(Sheridan, Wyo.) — Everyone deserves to live a pain-free life. So when a torn ACL and three knee surgeries from a basketball injury sidelined Megan Brocklehurst, she decided to begin learning about the body. She got a bachelors degree in kinesiology from Grand Valley State University in Michigan, and began to travel the world with the Work Away program, where she visited 14 countries to learn about medicine. And in the process, she learned about Arpwave muscle stimulation, and decided to bring it to Sheridan. In fact, she is the first to practice in Wyoming. In January, Brocklehurst opened Nibbana
and has been helping Sheridan residents deal with chronic pain ever since.
Arpwave is considered an alternative therapy, she said. There is a time and
place for Western medicine, and a time and place for alternative therapies,
and a symbiotic relationship between the two is possible.
"Everyone knows someone who is in pain, and I just think there is a need
for something that can be an alternative solution to pain that doesn't get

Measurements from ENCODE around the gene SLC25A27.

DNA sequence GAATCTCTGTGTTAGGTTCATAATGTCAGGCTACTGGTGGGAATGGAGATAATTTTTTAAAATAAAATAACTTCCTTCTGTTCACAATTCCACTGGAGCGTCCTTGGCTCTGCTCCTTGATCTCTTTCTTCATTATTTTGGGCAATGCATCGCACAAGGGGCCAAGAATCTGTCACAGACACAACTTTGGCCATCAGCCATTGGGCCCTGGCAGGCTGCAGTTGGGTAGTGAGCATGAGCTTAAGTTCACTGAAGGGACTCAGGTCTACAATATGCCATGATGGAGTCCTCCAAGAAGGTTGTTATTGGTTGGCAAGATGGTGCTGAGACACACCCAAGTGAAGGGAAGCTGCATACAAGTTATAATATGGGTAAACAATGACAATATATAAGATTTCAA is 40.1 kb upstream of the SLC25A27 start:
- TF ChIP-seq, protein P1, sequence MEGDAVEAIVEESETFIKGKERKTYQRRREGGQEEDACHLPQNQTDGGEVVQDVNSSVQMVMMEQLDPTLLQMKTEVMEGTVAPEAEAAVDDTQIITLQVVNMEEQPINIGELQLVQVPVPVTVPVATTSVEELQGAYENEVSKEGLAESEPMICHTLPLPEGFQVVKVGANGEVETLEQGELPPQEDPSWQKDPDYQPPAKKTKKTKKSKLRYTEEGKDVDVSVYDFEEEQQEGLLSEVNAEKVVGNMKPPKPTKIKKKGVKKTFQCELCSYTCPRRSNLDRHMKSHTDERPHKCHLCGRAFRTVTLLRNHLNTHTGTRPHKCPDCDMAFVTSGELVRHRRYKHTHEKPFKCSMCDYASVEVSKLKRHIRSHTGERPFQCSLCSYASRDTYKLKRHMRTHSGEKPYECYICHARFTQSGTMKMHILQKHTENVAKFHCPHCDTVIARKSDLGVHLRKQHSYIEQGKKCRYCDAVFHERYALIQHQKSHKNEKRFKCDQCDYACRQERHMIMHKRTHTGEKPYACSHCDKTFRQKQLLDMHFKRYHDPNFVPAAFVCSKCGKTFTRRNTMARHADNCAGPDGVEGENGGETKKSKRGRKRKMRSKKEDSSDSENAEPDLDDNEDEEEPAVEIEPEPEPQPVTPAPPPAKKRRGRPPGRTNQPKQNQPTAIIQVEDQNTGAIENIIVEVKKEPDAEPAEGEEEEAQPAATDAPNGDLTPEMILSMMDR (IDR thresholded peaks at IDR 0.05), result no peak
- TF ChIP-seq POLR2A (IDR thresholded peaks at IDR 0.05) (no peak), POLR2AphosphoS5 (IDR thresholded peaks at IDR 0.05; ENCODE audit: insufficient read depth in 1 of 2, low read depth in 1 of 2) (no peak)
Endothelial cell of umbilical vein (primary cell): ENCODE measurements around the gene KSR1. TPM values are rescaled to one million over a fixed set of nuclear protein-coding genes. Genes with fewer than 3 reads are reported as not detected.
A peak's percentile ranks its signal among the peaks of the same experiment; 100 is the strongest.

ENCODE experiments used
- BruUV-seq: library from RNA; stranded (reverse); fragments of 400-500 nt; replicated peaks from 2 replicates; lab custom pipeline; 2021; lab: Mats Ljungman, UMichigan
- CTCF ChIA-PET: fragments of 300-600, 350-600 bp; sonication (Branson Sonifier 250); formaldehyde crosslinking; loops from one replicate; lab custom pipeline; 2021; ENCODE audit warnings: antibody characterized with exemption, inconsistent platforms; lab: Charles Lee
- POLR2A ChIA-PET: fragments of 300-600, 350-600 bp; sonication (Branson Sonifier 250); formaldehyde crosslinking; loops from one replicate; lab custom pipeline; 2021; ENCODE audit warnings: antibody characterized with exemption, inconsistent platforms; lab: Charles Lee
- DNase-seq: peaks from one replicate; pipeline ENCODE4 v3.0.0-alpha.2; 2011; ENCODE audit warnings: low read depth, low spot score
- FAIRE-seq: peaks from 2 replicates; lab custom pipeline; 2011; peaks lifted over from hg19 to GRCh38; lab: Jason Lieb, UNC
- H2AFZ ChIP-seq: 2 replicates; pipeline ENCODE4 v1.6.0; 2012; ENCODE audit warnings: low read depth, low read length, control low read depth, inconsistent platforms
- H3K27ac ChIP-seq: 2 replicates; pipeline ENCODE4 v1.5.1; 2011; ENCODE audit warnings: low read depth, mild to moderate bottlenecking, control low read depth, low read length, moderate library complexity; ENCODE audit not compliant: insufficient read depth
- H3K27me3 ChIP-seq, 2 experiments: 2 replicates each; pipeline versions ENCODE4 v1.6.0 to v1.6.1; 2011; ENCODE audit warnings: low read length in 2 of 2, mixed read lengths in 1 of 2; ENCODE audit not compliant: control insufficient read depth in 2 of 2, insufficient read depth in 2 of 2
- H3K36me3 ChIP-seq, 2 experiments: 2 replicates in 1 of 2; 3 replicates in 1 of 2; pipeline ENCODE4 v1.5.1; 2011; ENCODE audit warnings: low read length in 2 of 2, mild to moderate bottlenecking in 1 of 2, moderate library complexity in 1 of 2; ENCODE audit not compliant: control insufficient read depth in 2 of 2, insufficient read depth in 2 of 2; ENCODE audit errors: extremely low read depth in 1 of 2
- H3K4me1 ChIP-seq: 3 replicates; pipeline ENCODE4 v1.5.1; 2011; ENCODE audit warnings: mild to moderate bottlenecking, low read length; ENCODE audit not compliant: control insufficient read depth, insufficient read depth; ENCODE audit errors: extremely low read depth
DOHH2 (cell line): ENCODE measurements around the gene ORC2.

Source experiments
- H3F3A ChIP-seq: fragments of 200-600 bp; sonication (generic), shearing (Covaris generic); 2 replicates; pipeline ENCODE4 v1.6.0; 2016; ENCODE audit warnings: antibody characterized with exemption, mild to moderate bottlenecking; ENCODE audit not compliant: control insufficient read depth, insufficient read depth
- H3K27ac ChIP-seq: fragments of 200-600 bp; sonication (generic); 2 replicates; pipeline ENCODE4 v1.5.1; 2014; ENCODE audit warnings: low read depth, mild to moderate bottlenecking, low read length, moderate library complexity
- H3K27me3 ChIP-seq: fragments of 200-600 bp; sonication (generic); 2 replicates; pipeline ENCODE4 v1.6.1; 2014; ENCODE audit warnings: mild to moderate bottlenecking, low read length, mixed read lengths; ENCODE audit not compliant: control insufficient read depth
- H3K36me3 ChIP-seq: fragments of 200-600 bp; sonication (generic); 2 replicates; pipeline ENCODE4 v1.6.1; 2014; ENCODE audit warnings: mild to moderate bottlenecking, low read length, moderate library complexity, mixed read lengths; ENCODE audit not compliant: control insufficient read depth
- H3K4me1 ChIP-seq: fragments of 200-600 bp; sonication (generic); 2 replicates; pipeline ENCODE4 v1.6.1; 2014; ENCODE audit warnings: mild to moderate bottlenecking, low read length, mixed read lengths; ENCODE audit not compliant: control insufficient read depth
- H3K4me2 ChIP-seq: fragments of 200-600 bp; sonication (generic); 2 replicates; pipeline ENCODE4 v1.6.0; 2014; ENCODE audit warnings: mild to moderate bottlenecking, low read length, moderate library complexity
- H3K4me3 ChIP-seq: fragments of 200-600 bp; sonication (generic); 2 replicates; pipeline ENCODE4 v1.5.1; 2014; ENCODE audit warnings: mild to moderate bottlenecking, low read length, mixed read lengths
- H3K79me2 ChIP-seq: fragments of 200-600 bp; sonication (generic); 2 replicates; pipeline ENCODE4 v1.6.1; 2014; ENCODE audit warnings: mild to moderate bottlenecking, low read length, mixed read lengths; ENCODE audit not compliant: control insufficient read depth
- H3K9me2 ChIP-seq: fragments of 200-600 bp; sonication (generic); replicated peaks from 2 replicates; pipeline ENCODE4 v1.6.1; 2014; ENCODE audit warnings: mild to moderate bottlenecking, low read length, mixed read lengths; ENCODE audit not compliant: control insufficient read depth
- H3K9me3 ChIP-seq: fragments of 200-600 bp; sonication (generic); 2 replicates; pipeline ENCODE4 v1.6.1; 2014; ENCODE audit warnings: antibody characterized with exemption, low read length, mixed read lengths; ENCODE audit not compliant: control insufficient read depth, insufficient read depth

people stuck on pain pills or cause them to have an unnecessary surgery,"
Nibbana—the word means freedom from suffering in the old Pali language of
Nepal—is a business created to help people get out of chronic pain and
recover faster from injuries using natural medicine.
Arpwave can help with any kind of joint pain, including from arthritis,
carpel tunnel, rotator cuff damage, hip/knee pain, sprained ankle, broken
bones, torn ligaments, torn muscles, strained tendons, headaches and more.
"Everyone deserves relief from pain," she said, adding that Sheridan is a
great place to call home. "Some of the people I have worked with have been
old-time ranchers, and they love it."
Arpwave works by changing muscle memory and targeting hot spots within an
injured area of the body, she said. At a patient's first treatment,
Brocklehurst will conduct an inpatient interview, determining which body
parts to target.
Pain often stems from injury and inability of a muscle to absorb force, she
explained, so by targeting hot spots within a muscle and changing muscle
memory, over time, a patient should see marked improvement.
For more information, visit Nibbana on Facebook here
*Feature photo: Megan Brocklehurst at her Sheridan location at 45 E. Loucks
Street, Suite #210. Pitchengine Communities photo*